Robert Neimeyer, University of Memphis psychology professor

Employees of the funeral home, part of a 150-plus-acre cemetery where many prominent Memphians have been laid, also bathe door knobs with disinfectant and clean bathrooms and other spots on the hour, said Joseph Lowery, general manager of Memorial Park Funeral Home on Poplar Avenue.

No concerned mourners have postponed services, but one family opted not to hold a visitation. They did not want potential exposure to themselves nor to their guests.

“In my 20 years, I’ve never faced anything like this,” Lowery said, “but we feel like we’re prepared.”

Should families eventually not be able to attend funerals at all, the emotional toll would be significant, Lowery said.

“No closure – not being able to say our goodbyes … that would be tough. It would really affect our culture.”

Robert Neimeyer, a University of Memphis psychology professor and director of the Portland Institute for Loss and Transition, said people tend to substitute “viewing for doing,” but participatory mourning rituals are more constructive and helpful.

If mourners cannot be a part of a funeral while adhering to social distancing, he recommends people create their own, active way to celebrate and grieve a life.

“Each person can become a funeral celebrant and attempt to construct rituals at the family level that acknowledge the importance of that person,” he said.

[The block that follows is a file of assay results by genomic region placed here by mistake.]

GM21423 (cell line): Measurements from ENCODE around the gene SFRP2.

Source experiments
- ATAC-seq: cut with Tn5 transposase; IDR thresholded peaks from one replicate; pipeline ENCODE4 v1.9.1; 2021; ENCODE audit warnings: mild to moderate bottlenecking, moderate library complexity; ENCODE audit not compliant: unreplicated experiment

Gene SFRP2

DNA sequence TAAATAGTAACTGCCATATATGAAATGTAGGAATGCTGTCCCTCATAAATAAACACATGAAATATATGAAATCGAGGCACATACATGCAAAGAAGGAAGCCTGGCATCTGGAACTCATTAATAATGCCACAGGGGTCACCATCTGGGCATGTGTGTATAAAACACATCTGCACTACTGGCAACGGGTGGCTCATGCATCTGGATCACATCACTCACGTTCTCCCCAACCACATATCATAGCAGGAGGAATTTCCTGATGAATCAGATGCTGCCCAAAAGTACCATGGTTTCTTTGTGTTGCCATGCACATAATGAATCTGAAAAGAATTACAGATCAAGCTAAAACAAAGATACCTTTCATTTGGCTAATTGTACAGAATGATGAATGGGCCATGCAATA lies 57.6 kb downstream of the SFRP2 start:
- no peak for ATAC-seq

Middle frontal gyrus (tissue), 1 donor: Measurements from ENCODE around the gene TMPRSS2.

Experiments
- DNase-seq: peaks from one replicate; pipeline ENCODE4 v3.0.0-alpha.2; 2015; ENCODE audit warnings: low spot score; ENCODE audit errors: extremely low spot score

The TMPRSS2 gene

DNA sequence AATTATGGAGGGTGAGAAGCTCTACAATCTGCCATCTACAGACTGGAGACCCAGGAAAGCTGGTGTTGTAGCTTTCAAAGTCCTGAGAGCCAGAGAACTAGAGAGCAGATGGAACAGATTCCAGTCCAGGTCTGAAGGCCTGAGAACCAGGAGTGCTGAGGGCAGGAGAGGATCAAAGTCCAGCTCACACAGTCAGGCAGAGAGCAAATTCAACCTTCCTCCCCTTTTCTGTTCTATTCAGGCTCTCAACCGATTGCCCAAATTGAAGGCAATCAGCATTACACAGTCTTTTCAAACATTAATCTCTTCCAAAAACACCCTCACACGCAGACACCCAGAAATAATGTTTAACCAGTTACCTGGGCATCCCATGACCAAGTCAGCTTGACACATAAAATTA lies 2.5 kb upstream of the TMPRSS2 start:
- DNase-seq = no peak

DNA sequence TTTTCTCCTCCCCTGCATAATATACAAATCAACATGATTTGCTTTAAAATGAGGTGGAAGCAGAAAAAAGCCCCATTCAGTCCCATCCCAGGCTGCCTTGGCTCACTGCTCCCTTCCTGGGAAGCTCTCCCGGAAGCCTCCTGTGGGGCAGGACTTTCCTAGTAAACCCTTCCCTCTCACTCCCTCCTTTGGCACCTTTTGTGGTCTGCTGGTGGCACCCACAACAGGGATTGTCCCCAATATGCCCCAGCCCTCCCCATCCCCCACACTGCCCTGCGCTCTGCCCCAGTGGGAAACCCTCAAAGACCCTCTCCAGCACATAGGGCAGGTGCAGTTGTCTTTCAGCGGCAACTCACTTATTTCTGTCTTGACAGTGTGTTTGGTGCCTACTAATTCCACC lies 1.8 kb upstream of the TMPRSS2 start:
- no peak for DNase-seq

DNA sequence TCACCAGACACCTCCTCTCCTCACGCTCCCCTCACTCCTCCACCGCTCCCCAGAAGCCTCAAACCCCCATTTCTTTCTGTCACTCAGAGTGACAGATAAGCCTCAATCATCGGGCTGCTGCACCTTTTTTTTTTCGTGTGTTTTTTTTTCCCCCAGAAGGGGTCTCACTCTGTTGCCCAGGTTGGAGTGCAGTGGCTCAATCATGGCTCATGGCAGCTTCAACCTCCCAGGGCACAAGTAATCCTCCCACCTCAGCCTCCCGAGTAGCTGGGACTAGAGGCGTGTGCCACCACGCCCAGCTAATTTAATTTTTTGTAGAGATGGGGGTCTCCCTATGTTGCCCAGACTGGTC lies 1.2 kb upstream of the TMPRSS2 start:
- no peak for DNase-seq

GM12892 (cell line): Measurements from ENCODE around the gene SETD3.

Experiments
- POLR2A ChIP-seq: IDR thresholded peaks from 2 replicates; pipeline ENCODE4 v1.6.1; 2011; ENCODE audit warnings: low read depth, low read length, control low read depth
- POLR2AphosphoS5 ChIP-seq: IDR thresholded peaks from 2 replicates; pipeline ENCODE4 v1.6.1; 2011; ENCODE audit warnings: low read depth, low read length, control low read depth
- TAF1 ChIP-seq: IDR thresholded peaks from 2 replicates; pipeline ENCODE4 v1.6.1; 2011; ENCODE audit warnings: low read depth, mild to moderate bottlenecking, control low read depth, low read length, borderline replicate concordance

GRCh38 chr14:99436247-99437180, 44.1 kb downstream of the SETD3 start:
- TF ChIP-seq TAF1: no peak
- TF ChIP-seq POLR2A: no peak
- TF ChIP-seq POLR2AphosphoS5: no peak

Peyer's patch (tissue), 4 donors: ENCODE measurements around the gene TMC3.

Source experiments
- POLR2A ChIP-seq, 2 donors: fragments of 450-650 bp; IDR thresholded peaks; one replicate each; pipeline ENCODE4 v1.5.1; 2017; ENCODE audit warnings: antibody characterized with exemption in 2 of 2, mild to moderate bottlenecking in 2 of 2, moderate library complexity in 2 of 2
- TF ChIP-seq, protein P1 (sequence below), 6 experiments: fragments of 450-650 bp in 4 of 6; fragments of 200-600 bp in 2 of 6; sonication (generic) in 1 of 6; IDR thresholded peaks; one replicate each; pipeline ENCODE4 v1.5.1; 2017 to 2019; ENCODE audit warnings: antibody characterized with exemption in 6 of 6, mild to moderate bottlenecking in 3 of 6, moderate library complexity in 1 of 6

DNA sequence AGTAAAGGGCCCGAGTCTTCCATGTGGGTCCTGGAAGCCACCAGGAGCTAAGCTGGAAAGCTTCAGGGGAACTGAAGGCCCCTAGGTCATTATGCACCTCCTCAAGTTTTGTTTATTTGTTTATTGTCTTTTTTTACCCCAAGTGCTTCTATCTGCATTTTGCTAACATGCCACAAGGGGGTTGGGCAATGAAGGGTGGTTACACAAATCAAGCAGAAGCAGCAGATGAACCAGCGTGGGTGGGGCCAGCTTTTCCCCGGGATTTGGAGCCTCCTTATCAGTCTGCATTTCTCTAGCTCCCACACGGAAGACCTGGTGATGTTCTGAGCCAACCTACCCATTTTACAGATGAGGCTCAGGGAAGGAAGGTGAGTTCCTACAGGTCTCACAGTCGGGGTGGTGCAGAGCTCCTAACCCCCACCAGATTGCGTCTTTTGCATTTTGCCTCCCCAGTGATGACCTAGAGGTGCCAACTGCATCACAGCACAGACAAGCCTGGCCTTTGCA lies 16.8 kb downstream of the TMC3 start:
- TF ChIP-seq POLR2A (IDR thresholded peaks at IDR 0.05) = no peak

Mourners may light a candle for several days, gather in a circle and share memories, or pray or meditate. Such active behaviors help mitigate the sense of fear, helplessness and guilt, Neimeyer said.

Williams Funeral Home, a family-owned business on Knight Arnold Road, has asked customers who expect a large showing at a funeral to select a larger facility to space everyone out. But that’s not much of an issue.

“Right now, a lot of people aren’t going to any social gatherings at all,” said funeral director Rodney Williams. “Even some of the children of the people are not coming.”

For visitations, Williams has extended visiting hours “so there won’t be so many people in the funeral home at one time.”

Having recently studied the yellow fever epidemic of the 1870s, Williams understands the potential impact emotionally on mourners who cannot go to funerals. The needs of the many, however, outweigh the needs of the few right now.

“I’m sure it will impact grief,” Williams said, “but it’s for the greater good. Memphis has done a great job of keeping the virus at bay - at least that we can see.”

COVID-19 in Memphis & Shelby County: March


COVID-19 coronavirus funeral services social distancing University of Memphis
Toni Lepeska

Toni Lepeska

Toni Lepeska is a freelance reporter for The Daily Memphian. The 32-year veteran of newspaper journalism covers a diversity of topics, always seeking to reveal the human story behind the news. Toni, who grew up in Cayce, Mississippi, is a graduate of the University of Mississippi. To learn more, visit